The Occupy UGC movement looks irrelevant or ridiculous to the middle and upper classes in India because it can be made to appear so by the media. Not surprisingly, television channels and leading dailies either ignored the protests altogether, or worse, focused on the apparently far more *critical* issue of the “vandalism” and “disfigurement” of the ITO metro station by the protesting students. Times of India said they were “brazening it out” after their acts of vandalism, and on social media including Kafila, these student vandals have been additionally belittled by some as misguided pawns in the hands of an apparent conglomerate of ambitious lefty professors from JNU! Basically, anything but a legitimate set of demands, some of which this poster from the movement tries to explain…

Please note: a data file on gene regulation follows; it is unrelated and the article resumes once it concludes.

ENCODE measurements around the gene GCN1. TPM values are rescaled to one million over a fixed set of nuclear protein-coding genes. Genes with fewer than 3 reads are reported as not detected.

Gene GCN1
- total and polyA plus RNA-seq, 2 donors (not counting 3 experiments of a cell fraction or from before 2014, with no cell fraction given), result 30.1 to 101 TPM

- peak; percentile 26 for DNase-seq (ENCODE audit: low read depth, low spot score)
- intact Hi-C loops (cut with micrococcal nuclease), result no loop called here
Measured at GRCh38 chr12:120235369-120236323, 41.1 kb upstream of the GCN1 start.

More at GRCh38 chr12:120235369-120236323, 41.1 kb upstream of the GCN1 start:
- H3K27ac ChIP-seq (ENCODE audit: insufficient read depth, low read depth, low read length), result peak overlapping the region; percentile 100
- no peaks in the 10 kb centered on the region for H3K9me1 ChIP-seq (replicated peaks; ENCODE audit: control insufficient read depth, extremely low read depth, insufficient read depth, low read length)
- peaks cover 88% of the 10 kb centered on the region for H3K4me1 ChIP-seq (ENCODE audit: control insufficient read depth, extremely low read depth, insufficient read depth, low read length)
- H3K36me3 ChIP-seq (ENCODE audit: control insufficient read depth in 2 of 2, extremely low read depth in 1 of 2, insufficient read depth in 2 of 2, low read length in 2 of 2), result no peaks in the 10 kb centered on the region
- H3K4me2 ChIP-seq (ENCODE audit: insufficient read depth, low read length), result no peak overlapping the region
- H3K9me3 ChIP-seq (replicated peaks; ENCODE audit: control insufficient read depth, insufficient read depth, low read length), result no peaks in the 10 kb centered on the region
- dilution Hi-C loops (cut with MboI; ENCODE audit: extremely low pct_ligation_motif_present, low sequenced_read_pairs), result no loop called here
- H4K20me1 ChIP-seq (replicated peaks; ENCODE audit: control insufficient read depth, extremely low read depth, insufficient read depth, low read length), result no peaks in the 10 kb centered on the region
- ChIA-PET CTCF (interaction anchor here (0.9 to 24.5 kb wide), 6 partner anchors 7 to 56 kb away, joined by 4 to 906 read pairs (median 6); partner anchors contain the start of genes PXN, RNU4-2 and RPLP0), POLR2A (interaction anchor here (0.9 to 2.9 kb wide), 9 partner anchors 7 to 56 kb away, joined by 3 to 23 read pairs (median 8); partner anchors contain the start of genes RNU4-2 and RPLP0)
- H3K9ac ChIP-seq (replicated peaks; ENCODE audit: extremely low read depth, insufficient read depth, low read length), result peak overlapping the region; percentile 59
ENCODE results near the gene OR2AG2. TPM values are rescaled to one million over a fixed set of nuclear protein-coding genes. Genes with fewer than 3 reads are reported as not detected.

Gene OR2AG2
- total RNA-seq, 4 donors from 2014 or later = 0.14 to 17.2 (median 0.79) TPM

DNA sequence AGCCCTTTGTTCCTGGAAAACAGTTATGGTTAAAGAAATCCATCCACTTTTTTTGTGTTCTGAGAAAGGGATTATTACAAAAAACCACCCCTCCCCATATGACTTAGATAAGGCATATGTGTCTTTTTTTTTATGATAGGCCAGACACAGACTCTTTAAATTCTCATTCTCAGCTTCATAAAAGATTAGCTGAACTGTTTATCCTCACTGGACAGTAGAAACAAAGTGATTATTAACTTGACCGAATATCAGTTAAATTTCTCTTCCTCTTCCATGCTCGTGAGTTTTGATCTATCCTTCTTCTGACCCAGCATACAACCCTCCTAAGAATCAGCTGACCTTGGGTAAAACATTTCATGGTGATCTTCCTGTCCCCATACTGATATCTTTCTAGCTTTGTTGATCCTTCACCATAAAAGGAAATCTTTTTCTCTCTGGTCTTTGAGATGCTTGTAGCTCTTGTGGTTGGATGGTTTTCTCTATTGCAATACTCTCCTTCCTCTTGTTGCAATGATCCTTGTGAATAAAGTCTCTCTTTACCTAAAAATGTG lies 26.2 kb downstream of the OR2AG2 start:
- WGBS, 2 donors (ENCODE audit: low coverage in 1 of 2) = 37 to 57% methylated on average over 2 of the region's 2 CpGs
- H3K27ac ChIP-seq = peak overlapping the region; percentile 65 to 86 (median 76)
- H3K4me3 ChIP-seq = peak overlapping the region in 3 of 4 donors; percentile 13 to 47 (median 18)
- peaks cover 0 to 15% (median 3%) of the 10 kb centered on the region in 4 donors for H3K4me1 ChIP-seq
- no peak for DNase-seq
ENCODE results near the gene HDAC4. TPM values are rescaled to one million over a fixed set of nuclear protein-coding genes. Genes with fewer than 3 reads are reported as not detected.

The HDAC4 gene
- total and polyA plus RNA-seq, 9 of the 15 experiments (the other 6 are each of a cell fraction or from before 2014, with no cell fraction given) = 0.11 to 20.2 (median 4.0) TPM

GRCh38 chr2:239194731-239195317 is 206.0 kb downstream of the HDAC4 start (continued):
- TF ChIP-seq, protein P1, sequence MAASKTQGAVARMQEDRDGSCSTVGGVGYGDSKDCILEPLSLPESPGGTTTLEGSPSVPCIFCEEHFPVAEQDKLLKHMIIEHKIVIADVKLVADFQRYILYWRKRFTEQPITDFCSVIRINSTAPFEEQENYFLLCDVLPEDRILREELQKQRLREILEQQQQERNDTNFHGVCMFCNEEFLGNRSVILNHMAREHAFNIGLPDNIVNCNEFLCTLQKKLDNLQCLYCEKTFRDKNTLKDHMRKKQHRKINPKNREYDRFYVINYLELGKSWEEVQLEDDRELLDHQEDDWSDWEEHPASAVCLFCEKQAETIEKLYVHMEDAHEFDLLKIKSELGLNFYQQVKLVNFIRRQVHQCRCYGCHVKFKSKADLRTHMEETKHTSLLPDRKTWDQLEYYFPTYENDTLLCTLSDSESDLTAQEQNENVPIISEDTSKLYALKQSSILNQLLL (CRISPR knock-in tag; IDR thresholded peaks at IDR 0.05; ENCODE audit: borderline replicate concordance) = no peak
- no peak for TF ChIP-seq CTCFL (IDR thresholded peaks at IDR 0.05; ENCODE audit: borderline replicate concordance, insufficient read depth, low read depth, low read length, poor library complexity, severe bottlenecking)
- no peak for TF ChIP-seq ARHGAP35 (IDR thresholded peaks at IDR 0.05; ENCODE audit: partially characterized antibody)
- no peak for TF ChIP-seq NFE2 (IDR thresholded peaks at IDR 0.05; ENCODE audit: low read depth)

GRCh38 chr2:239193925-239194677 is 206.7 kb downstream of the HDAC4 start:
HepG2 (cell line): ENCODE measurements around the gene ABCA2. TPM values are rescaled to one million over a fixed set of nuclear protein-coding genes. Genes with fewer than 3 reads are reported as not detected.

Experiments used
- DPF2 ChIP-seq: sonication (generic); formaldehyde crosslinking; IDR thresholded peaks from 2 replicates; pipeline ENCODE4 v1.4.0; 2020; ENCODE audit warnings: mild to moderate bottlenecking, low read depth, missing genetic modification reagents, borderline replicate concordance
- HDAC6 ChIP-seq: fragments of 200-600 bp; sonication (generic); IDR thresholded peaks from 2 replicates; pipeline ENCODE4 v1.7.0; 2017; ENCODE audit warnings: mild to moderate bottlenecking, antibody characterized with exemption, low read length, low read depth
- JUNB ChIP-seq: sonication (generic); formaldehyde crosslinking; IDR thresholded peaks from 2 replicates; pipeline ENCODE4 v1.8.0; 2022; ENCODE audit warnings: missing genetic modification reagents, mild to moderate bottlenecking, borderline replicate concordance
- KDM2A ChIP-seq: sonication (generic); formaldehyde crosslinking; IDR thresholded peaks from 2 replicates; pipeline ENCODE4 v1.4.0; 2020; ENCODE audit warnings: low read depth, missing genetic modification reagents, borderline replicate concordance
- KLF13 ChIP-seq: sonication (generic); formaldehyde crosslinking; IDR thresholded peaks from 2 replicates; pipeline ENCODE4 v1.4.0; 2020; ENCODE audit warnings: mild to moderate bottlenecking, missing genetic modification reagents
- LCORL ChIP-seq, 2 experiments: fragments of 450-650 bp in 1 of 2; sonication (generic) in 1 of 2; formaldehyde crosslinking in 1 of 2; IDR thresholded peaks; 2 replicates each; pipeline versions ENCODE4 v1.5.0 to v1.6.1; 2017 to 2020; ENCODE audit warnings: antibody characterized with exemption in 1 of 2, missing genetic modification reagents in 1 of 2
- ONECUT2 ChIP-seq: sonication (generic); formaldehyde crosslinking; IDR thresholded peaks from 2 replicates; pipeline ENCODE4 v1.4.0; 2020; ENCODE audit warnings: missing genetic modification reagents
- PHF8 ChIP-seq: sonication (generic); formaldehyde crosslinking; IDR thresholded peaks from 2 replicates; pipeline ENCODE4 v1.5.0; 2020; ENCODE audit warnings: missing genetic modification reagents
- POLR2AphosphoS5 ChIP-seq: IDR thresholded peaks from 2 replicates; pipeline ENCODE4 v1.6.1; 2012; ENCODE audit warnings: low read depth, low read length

(Incidentally, it was this image that was painted on the walls of the ITO metro station. Personally I found it cheerful).
Anyway, as Camalita Naicker reminded us in her excellent article on South Africa here on Kafila, student protests against rising student fees and shrinking scholarships and fellowships are no flash in the pan but a burgeoning worldwide phenomenon cutting across political affiliations. This is because you don’t need to be a leftist to understand that in contemporary conditions, pursuing a higher education is both the only guarantee to economic security, and the one thing that may be denied to you if you are from the wrong side of the tracks.
We post below statements from #OccupyUGC and #Occupy SOAS in support of each other. These have been sent to us by Akash Bhattacharya, research scholar in history at JNU.